Debbie apparently took the whole batch and tossed them in the trash and told him to start over. She then went to each of the customers in line, explaining what she had done and why. She let them know that she wanted them to enjoy perfect cookies and offered them free product when it came back up.

Of course, Debbie Fields was acutely aware of the phenomenon, "you-never-get a-second-chance-to-make-a-first-impression" and just how competitive the industry already was. She did not want to risk her brand image with product she considered inferior.

And so "Good enough never is" became the watch word for Mrs. Fields Cookies. Eventually, this lead to a series of standards about cookies including how long they could sit on shelves before being declared "cookie orphans" and donated to local charities…

CONTINUE READING AT HUFFINGTON POST!  

Photo: CC Flickr//scubadive67

Why Are You So Hard On Yourself?

 The results of last week’s quiz showed that just about everyone has a case of Perfectionitis. Fellow Huffington Post blogger, Dr. Cara Barker did a 10 year study on this challenge. Her work entitled, World Weary Woman: Her Wound and Transformation came to the same conclusion. Here is what we found: There are not a lot of people who are living in healthy self-acceptance. The culture just doesn’t support it.

The Bra and Pantyhose Problem

If you are a working woman, you are likely to have the added pressure of managing both work and home life. If you are an entrepreneur, you are trying to do everything. If you are a woman working in a corporate environment you may have to work harder than the men to prove yourself. Sorry guys this is an ailment that is more prevalent in women. Basically, if you own a bra and have ever worn pantyhose, my money is on the table that you have a touch of the old Perfectionitis bug.

Our society, founded on the Protestant work ethic, seems to think the Impossible Workload is just peachy keen and even necessary for success. People get more strokes for achievement than for being happy, so they willingly take on what is in fact a toxic work schedule. Magazines are full of stories of uber women who cook as well as Martha Stewart, are as slim as Kate Moss, run an empire like Oprah, and claim to have a dreamy marriage, all on three hours of sleep a night.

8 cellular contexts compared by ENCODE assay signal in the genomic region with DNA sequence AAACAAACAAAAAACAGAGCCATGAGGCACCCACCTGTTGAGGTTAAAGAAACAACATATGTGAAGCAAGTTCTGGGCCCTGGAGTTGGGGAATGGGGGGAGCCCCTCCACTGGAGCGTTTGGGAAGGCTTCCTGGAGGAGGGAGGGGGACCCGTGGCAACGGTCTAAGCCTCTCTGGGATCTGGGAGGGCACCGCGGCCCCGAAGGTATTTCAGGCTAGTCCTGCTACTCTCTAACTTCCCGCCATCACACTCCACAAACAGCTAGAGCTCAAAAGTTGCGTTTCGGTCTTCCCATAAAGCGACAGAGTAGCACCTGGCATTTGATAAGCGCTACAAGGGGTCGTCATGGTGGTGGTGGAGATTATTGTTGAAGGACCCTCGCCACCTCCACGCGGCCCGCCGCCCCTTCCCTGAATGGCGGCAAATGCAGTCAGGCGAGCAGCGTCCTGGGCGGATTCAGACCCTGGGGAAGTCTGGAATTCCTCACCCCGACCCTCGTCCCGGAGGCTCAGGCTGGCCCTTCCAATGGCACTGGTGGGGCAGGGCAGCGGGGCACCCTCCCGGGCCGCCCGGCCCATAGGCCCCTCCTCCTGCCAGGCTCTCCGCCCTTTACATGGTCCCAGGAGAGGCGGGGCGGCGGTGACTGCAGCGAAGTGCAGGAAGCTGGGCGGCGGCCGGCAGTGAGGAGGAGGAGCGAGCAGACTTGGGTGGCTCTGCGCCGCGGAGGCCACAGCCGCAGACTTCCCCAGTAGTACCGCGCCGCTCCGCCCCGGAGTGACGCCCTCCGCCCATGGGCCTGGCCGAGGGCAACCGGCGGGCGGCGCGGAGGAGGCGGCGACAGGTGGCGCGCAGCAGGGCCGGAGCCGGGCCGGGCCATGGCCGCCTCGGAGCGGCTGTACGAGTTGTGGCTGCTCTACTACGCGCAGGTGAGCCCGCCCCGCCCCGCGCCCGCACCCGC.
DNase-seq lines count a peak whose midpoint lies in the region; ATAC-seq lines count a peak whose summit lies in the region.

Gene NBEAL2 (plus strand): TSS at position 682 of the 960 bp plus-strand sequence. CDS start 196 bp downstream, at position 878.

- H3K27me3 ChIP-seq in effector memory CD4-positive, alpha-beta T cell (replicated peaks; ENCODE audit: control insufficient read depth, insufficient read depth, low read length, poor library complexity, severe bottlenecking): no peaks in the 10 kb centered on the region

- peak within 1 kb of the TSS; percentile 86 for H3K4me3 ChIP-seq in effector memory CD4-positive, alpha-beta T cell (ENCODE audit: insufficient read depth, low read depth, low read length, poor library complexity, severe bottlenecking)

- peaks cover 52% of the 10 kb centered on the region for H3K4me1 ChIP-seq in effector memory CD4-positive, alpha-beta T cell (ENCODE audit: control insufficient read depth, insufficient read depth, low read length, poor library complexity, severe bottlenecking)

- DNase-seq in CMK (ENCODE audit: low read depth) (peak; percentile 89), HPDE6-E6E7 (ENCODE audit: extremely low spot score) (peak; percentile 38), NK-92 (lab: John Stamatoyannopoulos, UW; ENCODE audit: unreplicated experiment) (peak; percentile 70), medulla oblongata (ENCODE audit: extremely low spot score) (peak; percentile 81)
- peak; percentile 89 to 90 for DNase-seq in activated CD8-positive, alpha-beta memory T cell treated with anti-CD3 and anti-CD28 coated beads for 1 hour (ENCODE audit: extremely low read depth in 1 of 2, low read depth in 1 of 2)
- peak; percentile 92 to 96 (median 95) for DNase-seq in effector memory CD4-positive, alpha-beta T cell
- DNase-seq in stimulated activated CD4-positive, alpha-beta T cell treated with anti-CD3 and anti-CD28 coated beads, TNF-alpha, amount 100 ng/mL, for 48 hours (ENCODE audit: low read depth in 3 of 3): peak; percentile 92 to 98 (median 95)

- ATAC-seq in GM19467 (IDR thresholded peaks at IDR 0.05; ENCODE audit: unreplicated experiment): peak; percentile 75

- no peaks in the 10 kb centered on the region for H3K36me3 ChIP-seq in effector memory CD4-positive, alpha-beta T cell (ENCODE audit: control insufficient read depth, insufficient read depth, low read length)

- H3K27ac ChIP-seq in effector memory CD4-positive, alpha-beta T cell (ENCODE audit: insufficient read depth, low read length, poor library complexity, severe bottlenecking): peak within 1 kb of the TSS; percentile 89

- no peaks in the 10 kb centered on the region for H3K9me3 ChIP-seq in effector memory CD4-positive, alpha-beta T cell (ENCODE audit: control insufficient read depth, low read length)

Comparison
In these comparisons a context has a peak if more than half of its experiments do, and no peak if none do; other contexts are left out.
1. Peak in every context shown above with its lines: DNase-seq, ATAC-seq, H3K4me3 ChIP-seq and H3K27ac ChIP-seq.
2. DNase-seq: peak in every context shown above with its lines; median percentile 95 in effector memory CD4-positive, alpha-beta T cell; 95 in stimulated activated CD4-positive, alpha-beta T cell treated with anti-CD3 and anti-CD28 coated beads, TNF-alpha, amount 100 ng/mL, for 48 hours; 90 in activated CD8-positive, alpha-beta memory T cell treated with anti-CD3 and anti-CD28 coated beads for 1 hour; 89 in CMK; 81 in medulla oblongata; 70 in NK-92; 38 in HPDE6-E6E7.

Pop quiz: Is it better to be successful or happy?

News journals sing the praises of executives who hardly rest like they’re a new, improved breed of capitalist warrior, above and beyond the mere mortal who needs a daily eight hours of shut-eye and eight glasses of water. "Extreme Jobs (and the People Who Love Them). 80-Hour Weeks? Endless Travel? High Stress? Bring It On!" was the cover caption on an edition of Fast Company magazine. Next to the article was a cartoon of a woman holding a cell phone: "I Have No Life . . . and I Love It!" Boy, she sure needs an anti Perfectionitis prescription!

Lydia’s Story

More and more companies are demanding insane work loads as a norm. A member of an audience of women executives drove the point home dramatically. Lydia is a slim, vibrant brunette with bright eyes. A partner in a large law firm, she was about to retire. "In the late 70s and early 80s the hours I put in made me look like one of the hardest-working people in the firm. If I worked those same hours as a young lawyer who had just joined the firm today, I would be fired as a slacker." Her voice lowered as she continued. "My daughter is a young attorney who is trying to become a partner at a law office in New York City. She works such long hours that the stores are closed by the time she goes home. Sometimes she just doesn’t have the time to go buy toilet paper, so she steals some to take home from the firm’s supply."

Etiology: How the Heck Does It Happen?

Two things come together to bring on a bout of Perfectionitis: a culture that values high performance above everything else, and a person with low self-esteem who has assimilated those values and is motivated to try to live up to them. When somewhere inside you believe you are unworthy, inadequate, or incompetent, it’s easy to start living from the outside in. You do things to get approval from others–the culture, your boss, family, teacher, colleagues, or children–instead of doing what is a healthy choice for you.

As a kid it is easy to equate being good with being loved. Your good manners get applauded. The bad ones are punished. As time goes on, your value as a person may seem to be based on how you perform. In some families there is even the message that if you don’t excel at school, sports, or socially, you are a big failure. Behavior, then, appears to be a magic wand. It has the power to get you more love. How intoxicating! It casts its spell time and time again.

If you were like me growing up, you thought, "Boy, I want to be loved all of the time, but I can’t be good all of the time. I can only be good some of the time. If I can’t be good all the time, I must be bad inside. That means I have to work extra hard to do things really, really, really well."

Like so many other women, you become a champion self-nitpicker. You chide yourself about your weight, your career, your woefully single status. *

Bottom Line:

Self-criticism is a convoluted defense mechanism: "If I am hard on myself, then other people won’t have to be."



Pop Quiz Answer: Happy= Successful

* Excerpted from Funky to Fabulous: Surefire Success Stories for The Savvy, Sassy

and Swamped
 (Oak Grove Press) with permission.

You can receive notice of my blogs by checking Become a Fan at the top. Ask Eli a question atinfo@elidavidson.com or go to www.elidavidson.com today.

Eli Davidson is a nationally recognized motivational speaker and executive coach. Her book, Funky to Fabulous: Surefire Success Stories for the Savvy, Sassy and Swamped, (Oak Grove Publishing) has won three national book awards. Eli is a reinvention catalyst, who can transform your professional and personal life from Funky to Fabulous with her 10 trademarked Turnaround Techniques that create rapid and remarkable results. Check out her blog athttp://funkytofabulous.blogspot.com/